If you're into scary Halloween experience done only the way they can be done in NYC, consider booking tickets for Blackout. The rules? You must be 18, you cannot touch the walls or actors, and you must g through alone.

How Many Arms and Legs will this Cost Me?
Very few, actually. if you choose to take the bus, a round trip is under $50. Carpooling means sharing gas, tolls, and parking with your ride-sharers. Subway fare is $2.75 per trip, and you can expect 2-4 trips. Food is actually cheaper in NYC than in Portsmouth, NH because of all the competition. Just ask Roger and his carpool entourage ($5 dinners!)

You are responsible for obtaining your bus tickets on your own, or for getting to NYC if you're not taking the bus.

You'll also be asked to provide a mobile phone number so I can keep track of you if you wander off or Tony Soprano didn't like the look you gave him.

If you're a native or seasoned cosmopolitan regular, you're welcome to tag along without signing up here - just find us and join in. But you're also responsible for yourself and keeping tabs on last-minute changes announced to participants.

To make it easier on yourself, consider an overnight trip. Hotel rooms in NYC can be had for around $100-$150 (less than a Portsmouth B&B). For fun, consider the Pod 39 Hotel on 39th St (across town from the High Line), and invite us up to your rooftop deck! Or Pod 59 Hotel closer to Central Park's southern end.

What Should I bring?
Bring light layers of clothing, including a windproof and/or waterproof outer layer, especially if the weather is iffy. It's about 10 degrees warmer in NYC than this area typically, and you always remove layers, but keeping comfortable if the temps drop or it drizzles means haggling with street vendors over sweatshirts and rain gear - err on the side of caution.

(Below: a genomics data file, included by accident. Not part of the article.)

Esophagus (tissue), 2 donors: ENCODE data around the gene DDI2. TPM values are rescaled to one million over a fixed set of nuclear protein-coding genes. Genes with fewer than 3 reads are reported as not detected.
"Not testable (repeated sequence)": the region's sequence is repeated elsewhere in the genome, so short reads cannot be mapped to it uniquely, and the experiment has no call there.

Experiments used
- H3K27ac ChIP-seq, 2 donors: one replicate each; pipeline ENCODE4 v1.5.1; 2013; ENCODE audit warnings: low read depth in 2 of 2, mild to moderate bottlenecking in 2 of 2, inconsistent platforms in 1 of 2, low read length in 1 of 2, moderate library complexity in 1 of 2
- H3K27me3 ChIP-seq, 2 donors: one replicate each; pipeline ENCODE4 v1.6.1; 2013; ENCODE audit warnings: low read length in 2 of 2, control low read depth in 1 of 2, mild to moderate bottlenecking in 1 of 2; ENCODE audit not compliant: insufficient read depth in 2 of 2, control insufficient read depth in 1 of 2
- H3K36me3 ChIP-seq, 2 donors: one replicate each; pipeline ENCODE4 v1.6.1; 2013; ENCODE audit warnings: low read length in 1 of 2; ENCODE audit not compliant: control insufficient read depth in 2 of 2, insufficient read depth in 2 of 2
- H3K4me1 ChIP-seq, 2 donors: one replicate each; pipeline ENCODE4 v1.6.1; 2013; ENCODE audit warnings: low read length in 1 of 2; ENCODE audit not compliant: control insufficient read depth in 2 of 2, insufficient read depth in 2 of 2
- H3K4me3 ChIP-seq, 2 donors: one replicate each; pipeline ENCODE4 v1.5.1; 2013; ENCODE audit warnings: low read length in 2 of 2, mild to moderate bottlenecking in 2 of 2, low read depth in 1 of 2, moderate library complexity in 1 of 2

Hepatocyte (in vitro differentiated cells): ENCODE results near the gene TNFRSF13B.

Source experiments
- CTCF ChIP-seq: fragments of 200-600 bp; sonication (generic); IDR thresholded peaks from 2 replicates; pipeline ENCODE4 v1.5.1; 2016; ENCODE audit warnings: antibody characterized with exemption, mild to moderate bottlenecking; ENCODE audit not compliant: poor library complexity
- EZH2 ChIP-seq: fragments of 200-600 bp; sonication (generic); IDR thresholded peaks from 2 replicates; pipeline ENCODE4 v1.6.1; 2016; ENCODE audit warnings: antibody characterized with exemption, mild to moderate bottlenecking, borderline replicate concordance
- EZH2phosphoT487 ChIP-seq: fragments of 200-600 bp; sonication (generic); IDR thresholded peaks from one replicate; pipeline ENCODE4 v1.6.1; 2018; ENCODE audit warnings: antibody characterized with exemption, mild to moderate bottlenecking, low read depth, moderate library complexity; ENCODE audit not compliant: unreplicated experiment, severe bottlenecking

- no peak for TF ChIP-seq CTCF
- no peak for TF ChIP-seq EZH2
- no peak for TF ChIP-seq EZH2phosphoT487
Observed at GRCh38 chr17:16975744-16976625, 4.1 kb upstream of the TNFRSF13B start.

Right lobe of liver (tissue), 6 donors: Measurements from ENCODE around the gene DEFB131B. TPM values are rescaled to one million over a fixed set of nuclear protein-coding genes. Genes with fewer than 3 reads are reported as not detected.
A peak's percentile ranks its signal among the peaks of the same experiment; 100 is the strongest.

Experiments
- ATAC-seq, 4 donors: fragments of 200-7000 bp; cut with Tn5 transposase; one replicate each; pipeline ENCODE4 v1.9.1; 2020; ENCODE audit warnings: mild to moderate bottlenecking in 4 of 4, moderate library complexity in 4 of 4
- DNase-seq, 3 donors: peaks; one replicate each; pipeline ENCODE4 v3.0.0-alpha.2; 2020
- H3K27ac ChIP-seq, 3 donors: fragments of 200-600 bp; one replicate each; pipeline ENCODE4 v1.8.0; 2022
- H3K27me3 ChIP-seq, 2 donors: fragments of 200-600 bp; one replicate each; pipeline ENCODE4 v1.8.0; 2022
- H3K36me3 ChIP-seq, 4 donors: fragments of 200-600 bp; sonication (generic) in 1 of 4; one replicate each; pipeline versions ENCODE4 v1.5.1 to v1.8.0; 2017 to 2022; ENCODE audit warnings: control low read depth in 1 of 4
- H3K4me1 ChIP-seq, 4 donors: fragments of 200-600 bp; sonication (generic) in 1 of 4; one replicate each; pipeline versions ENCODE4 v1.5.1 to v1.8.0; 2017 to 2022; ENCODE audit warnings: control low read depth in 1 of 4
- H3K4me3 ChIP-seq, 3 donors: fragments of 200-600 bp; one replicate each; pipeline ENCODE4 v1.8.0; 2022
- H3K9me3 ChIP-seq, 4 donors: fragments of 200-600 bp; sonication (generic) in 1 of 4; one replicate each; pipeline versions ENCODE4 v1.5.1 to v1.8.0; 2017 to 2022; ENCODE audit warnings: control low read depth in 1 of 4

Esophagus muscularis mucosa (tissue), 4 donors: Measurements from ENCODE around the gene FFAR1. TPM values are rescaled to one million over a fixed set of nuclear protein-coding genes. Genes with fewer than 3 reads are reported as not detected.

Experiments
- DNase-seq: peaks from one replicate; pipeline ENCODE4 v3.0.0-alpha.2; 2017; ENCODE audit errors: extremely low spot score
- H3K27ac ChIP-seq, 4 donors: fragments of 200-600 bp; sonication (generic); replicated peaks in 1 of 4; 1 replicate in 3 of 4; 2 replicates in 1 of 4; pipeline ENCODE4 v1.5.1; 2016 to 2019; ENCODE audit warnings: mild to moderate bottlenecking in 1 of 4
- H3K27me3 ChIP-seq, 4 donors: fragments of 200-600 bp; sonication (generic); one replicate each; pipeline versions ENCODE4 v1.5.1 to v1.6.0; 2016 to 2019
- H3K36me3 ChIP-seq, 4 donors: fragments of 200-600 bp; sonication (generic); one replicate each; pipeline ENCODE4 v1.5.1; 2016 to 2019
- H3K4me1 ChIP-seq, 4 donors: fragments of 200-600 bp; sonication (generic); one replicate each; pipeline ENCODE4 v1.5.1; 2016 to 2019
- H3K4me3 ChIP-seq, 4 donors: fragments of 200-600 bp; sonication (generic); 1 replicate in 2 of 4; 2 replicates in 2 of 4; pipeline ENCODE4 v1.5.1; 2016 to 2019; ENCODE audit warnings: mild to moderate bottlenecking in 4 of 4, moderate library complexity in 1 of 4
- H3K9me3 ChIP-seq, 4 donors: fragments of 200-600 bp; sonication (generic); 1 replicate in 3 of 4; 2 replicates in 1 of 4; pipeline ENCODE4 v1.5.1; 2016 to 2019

Wear very comfortable walking shoes - you'll be amazed at the miles you will walk without noticing it. For reference, 20 blocks equals about a mile.

Bring cash for purchases, noshing, entrance fees, and souvenirs, though there are plenty of cash machines throughout the city. If you're planning on hitting a museum, visit your local library to see if they have free or discounted passes.

Bring your camera (duh!), plenty of battery power and memory cards, and the lightest kit you can muster. One of the new Leica, Sony, Fuji, or Canon/Nikon digital rangefinder cameras is a wonderful tool for this trip. For SLRs, a good 18-200mm or fast 35/50mm lens is an excellent walk-around lens, and a sharp wide angle zoom will be your Big Apple friend.

Be sure to have your phone so we have a way of communicating. If you have a smart phone, you may wish to grab one of the excellent subway or tourist apps available through your app store, and perhaps even a toilet finder app.

Why, Why, Tell Me Why!
This is a rare chance to visit New York as a group for a very low cost. Seriously, this is cheaper than taking the extended family to the movies. New York City is so full of photographic opportunities that you could do this trip every day of the year and never hit the same photogenic place twice.

New York is not what is was when I grew up there as a kid - it's safe, friendly, clean, and full of free stuff to cover every photographer's desire. It would be very difficult to be disappointed as a photographer with a trip to New York.

If you have a question about what to see or do, where to eat, who has the best cappuccino or Hungarian Goulash, or whether it's a good idea to travel to Fire Island and see all of Central Park in one trip, ask me or one of the other jerks originally from New York, we'll gladly tell you how it is ;)

Later Event: January 18